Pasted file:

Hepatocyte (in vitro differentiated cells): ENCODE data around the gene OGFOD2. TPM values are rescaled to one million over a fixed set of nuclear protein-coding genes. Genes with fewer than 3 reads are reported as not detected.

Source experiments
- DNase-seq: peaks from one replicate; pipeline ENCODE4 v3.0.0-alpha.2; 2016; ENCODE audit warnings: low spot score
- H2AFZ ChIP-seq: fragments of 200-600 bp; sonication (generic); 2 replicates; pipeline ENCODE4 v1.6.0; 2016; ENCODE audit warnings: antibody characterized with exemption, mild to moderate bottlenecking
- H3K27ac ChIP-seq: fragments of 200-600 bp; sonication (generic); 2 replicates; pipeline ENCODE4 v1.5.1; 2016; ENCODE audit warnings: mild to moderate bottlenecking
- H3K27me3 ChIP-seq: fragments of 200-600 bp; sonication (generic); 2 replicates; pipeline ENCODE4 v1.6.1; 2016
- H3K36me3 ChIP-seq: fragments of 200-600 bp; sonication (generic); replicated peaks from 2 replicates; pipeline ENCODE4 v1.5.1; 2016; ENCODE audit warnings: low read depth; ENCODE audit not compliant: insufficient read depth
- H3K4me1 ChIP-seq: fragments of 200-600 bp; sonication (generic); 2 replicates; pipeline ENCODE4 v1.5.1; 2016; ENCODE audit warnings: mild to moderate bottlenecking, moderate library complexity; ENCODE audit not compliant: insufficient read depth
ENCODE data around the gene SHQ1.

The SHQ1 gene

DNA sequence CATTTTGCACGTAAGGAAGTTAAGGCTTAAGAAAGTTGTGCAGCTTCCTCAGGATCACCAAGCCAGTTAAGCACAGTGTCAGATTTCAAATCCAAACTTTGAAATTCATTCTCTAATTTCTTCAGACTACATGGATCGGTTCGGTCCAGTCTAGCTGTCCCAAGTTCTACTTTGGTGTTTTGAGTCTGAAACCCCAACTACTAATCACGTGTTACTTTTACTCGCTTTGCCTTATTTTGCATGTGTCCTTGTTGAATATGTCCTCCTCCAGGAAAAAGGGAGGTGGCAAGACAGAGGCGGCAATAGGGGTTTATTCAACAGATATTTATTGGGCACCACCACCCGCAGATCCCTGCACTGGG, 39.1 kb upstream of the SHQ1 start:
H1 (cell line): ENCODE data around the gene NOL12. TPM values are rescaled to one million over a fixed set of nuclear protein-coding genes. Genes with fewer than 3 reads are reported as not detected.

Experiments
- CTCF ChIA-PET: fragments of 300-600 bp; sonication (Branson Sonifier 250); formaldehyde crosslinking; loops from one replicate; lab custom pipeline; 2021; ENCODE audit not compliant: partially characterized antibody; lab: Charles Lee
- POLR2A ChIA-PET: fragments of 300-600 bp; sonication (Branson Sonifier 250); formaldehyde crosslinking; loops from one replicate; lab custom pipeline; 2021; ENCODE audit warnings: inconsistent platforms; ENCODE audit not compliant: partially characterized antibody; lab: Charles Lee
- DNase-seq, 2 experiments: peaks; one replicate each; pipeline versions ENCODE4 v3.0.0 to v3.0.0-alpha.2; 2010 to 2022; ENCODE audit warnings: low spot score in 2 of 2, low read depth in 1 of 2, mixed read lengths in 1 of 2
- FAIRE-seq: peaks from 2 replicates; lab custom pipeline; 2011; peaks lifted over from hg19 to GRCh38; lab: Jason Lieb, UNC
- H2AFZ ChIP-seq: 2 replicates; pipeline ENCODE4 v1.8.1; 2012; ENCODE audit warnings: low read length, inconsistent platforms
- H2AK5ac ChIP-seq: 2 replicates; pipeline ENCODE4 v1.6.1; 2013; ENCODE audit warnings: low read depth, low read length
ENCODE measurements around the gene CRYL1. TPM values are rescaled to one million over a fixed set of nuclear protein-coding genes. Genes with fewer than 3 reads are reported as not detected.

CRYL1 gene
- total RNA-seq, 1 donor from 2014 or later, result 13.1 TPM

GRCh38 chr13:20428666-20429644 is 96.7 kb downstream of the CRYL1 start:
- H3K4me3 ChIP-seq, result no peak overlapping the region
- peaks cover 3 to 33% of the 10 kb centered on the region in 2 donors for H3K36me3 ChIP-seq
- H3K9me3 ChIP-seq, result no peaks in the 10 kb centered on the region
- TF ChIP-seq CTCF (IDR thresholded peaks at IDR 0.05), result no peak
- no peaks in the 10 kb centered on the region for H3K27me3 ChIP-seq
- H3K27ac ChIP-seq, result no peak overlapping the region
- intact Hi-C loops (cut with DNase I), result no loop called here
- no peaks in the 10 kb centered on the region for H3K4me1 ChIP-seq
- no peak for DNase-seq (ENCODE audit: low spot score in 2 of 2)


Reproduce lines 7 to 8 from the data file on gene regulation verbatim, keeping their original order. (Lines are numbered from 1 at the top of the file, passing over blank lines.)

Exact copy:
- H3K36me3 ChIP-seq: fragments of 200-600 bp; sonication (generic); replicated peaks from 2 replicates; pipeline ENCODE4 v1.5.1; 2016; ENCODE audit warnings: low read depth; ENCODE audit not compliant: insufficient read depth
- H3K4me1 ChIP-seq: fragments of 200-600 bp; sonication (generic); 2 replicates; pipeline ENCODE4 v1.5.1; 2016; ENCODE audit warnings: mild to moderate bottlenecking, moderate library complexity; ENCODE audit not compliant: insufficient read depth